Finland’s proactive strategy in fighting fake news has propelled it to be the leading country in the fight against disinformation. Numerous attacks from their Russian neighbors spurred the strategy of combatting disinformation.
Across Europe, fake news was already a problem, but the spread of coronavirus exacerbated by playing to people’s negative impulses. It was not long after the pandemic when 5G masts started going up in frames or being attacked by individuals who believed they were contributing to the spread of the virus.
The spread of fake news
The situation would only get worse, and after covid vaccines were approved in the UK, anti-vaccine campaigners took to the street shouting “Covid is a hoax” at doctors and nurses leaving London’s St Thomas’ hospital on New Year’s Eve.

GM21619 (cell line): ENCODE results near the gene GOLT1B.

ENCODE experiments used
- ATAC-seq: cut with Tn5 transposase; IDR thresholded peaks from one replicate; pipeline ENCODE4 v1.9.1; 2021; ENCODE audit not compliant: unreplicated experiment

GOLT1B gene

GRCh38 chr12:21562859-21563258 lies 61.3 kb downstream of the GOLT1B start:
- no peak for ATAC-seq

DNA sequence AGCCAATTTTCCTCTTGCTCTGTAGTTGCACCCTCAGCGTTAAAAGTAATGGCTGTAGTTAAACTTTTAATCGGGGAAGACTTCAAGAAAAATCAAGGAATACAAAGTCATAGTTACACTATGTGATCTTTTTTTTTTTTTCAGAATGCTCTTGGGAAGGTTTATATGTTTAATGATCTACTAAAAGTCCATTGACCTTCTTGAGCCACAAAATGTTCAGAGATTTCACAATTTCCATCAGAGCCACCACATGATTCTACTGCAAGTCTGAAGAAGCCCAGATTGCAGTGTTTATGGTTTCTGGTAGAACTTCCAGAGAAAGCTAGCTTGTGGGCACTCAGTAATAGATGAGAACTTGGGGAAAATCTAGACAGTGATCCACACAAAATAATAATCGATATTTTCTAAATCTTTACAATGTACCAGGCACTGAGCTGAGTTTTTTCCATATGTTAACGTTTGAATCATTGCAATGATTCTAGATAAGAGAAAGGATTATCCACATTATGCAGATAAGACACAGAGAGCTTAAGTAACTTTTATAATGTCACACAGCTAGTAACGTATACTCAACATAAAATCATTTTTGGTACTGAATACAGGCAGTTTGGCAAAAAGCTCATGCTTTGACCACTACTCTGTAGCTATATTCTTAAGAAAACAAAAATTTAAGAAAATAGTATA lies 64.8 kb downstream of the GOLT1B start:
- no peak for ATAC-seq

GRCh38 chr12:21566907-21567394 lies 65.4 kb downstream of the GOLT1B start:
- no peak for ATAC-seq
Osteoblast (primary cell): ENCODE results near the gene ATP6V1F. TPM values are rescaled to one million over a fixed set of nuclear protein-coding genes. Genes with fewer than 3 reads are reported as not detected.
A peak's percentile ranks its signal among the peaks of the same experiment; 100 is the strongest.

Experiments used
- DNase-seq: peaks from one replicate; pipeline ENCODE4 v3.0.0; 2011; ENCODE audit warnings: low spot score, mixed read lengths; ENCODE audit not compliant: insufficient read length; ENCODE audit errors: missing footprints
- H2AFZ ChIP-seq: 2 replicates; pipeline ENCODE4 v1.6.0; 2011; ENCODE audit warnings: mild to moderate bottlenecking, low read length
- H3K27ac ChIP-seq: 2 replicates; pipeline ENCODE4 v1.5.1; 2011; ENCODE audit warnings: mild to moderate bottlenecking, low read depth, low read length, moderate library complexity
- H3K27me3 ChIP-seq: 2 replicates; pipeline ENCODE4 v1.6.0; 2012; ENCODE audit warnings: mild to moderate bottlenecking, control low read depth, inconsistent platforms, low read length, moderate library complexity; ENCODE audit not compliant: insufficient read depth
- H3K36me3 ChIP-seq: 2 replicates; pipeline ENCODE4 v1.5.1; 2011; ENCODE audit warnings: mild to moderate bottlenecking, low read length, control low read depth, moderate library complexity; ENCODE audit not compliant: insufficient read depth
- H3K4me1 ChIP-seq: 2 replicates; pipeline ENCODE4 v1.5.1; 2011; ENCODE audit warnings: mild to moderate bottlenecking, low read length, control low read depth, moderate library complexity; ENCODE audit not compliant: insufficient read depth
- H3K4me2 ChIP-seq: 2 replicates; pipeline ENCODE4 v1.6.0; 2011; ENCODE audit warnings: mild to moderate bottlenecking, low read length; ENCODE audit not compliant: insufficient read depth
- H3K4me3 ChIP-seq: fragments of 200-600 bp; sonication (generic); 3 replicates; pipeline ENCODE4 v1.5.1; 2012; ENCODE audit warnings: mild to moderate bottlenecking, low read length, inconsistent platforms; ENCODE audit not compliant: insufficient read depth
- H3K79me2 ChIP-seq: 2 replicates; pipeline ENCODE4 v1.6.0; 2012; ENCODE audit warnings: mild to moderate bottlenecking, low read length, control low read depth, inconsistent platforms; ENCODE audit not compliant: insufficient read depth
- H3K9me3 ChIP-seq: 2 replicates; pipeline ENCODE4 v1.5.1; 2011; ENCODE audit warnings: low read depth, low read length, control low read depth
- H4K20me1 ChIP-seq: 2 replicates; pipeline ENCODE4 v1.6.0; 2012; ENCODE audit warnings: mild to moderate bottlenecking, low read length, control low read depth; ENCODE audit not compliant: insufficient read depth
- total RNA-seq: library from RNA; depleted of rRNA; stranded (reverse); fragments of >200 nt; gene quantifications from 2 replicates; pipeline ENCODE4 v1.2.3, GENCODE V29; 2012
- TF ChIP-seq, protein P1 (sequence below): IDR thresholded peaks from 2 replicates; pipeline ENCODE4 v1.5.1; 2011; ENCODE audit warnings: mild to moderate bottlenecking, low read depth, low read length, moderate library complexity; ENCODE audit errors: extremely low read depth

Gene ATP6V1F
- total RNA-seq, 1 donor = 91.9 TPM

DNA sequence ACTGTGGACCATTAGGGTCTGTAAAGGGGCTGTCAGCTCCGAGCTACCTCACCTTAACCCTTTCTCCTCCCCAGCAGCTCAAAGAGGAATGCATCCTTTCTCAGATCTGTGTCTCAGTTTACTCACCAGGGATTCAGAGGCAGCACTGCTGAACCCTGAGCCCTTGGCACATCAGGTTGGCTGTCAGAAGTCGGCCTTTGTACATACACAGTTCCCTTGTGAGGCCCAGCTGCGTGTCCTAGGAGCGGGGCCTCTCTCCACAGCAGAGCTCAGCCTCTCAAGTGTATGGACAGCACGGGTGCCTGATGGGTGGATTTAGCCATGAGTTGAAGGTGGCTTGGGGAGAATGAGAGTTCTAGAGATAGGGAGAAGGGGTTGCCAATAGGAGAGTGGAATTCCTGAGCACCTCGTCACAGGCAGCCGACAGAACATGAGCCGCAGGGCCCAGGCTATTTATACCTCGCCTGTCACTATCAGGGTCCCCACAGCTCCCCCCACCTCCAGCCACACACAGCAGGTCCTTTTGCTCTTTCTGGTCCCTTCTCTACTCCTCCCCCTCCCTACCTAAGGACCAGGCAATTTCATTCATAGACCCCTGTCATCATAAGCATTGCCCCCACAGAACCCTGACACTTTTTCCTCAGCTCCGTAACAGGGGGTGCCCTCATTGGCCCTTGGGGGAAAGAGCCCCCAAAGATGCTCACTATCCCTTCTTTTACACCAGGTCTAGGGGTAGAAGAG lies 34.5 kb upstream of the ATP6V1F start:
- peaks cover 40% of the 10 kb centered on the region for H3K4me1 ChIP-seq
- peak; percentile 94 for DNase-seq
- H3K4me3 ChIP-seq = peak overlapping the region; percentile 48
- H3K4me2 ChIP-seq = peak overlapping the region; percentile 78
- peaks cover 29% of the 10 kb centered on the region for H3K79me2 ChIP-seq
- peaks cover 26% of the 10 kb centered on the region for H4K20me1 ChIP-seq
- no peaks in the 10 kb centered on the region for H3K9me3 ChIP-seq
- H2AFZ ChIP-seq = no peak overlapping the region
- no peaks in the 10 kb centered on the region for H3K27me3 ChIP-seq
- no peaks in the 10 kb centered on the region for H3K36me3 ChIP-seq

In many countries, the problem of fake news was evident from the start, including the UK, in which the government had made a commitment to fight fake news as early as 2017.
However, in Finland, they had found a working solution that made it rank top in the European annual index measuring resistance to misinformation and disinformation.
They realized that the fight against disinformation would only be possible if children were taught how to recognize fake news from an early age.
In 2014, the government included media literacy that had been in use since the 1970s in the school curriculum. The idea was that by integrating the content in the school curriculum as early as kindergarten, they would be able to read sources critically and become less affected by disinformation.
Part of the learning was teaching students how to recognize fake news stories. Students were also taught about how to make use of fact-checking websites to verify news sources.
Students are also taught how to recognize dubious news and manipulated statistics. They are also taught to recognize not just news sources but artistic work that may be digitally altered. History propaganda campaigns are also part of disinformation campaigns that students are taught about.